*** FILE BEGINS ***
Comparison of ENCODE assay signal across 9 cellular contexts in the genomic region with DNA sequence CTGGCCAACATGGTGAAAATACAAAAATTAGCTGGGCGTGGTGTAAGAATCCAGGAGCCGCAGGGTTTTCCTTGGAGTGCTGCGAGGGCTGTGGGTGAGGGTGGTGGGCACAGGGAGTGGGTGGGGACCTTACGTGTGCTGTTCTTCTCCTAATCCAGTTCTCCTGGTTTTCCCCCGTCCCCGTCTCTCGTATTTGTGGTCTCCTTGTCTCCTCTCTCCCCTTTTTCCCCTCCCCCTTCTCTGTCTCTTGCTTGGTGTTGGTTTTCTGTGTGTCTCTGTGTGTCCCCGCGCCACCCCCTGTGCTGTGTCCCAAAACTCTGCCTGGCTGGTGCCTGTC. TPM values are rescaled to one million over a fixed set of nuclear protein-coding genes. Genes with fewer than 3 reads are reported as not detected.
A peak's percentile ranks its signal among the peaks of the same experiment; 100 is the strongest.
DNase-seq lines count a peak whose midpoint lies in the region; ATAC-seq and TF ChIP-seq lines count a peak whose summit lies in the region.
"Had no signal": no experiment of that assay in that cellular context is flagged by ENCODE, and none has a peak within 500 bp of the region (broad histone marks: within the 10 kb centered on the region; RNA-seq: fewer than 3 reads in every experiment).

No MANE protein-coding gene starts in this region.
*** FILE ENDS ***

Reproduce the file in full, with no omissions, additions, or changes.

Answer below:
Comparison of ENCODE assay signal across 9 cellular contexts in the genomic region with DNA sequence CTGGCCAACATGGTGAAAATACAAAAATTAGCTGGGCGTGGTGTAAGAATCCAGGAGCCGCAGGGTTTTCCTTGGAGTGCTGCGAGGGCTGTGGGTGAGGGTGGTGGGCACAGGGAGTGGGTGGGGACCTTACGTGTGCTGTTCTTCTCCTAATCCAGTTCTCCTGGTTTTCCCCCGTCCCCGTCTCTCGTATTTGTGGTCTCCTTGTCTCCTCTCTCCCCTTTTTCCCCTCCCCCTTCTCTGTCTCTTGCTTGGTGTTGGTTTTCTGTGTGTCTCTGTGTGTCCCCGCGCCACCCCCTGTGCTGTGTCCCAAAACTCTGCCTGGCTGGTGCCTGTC. TPM values are rescaled to one million over a fixed set of nuclear protein-coding genes. Genes with fewer than 3 reads are reported as not detected.
A peak's percentile ranks its signal among the peaks of the same experiment; 100 is the strongest.
DNase-seq lines count a peak whose midpoint lies in the region; ATAC-seq and TF ChIP-seq lines count a peak whose summit lies in the region.
"Had no signal": no experiment of that assay in that cellular context is flagged by ENCODE, and none has a peak within 500 bp of the region (broad histone marks: within the 10 kb centered on the region; RNA-seq: fewer than 3 reads in every experiment).

No MANE protein-coding gene starts in this region.